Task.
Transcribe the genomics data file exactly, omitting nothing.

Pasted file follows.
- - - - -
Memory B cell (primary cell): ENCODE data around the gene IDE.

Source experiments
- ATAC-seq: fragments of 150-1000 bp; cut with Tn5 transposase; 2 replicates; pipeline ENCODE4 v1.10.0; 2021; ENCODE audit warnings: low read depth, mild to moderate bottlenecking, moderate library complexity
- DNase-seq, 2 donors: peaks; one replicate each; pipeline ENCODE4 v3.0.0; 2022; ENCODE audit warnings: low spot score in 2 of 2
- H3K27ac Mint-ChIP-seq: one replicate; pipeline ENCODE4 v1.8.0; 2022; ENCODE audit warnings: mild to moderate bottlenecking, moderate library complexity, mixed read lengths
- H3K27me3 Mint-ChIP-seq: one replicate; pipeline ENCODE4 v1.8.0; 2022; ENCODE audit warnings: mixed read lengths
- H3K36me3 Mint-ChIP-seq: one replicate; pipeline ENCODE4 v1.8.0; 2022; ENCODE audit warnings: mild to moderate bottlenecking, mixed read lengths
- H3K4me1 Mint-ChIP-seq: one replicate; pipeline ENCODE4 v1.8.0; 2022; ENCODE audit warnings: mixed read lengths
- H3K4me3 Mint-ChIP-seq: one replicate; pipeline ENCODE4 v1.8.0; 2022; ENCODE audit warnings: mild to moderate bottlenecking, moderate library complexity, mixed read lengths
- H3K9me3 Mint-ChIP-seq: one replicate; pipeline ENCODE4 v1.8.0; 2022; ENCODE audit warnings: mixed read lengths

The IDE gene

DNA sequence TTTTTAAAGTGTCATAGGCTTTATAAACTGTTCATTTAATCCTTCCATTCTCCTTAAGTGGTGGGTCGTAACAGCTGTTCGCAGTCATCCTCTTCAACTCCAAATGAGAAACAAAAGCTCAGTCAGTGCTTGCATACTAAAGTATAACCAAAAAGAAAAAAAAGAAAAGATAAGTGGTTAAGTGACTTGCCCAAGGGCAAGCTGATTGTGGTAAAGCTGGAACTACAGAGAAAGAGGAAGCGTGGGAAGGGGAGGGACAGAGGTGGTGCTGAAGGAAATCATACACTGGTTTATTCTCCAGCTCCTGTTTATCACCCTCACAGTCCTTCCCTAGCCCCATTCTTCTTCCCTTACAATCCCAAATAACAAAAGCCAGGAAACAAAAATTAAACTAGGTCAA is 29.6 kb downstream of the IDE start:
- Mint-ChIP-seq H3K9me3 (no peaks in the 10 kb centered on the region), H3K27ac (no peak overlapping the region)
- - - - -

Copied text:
Memory B cell (primary cell): ENCODE data around the gene IDE.

Source experiments
- ATAC-seq: fragments of 150-1000 bp; cut with Tn5 transposase; 2 replicates; pipeline ENCODE4 v1.10.0; 2021; ENCODE audit warnings: low read depth, mild to moderate bottlenecking, moderate library complexity
- DNase-seq, 2 donors: peaks; one replicate each; pipeline ENCODE4 v3.0.0; 2022; ENCODE audit warnings: low spot score in 2 of 2
- H3K27ac Mint-ChIP-seq: one replicate; pipeline ENCODE4 v1.8.0; 2022; ENCODE audit warnings: mild to moderate bottlenecking, moderate library complexity, mixed read lengths
- H3K27me3 Mint-ChIP-seq: one replicate; pipeline ENCODE4 v1.8.0; 2022; ENCODE audit warnings: mixed read lengths
- H3K36me3 Mint-ChIP-seq: one replicate; pipeline ENCODE4 v1.8.0; 2022; ENCODE audit warnings: mild to moderate bottlenecking, mixed read lengths
- H3K4me1 Mint-ChIP-seq: one replicate; pipeline ENCODE4 v1.8.0; 2022; ENCODE audit warnings: mixed read lengths
- H3K4me3 Mint-ChIP-seq: one replicate; pipeline ENCODE4 v1.8.0; 2022; ENCODE audit warnings: mild to moderate bottlenecking, moderate library complexity, mixed read lengths
- H3K9me3 Mint-ChIP-seq: one replicate; pipeline ENCODE4 v1.8.0; 2022; ENCODE audit warnings: mixed read lengths

The IDE gene

DNA sequence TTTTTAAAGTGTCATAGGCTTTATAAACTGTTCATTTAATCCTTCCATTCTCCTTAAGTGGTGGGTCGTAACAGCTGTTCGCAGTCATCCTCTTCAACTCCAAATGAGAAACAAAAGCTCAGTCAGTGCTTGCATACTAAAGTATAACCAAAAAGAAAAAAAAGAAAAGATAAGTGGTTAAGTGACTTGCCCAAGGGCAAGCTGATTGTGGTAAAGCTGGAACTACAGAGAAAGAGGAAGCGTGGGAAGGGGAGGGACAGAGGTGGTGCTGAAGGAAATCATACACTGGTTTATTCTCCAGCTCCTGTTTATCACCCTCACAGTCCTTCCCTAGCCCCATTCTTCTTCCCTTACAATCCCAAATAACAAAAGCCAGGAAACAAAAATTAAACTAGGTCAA is 29.6 kb downstream of the IDE start:
- Mint-ChIP-seq H3K9me3 (no peaks in the 10 kb centered on the region), H3K27ac (no peak overlapping the region)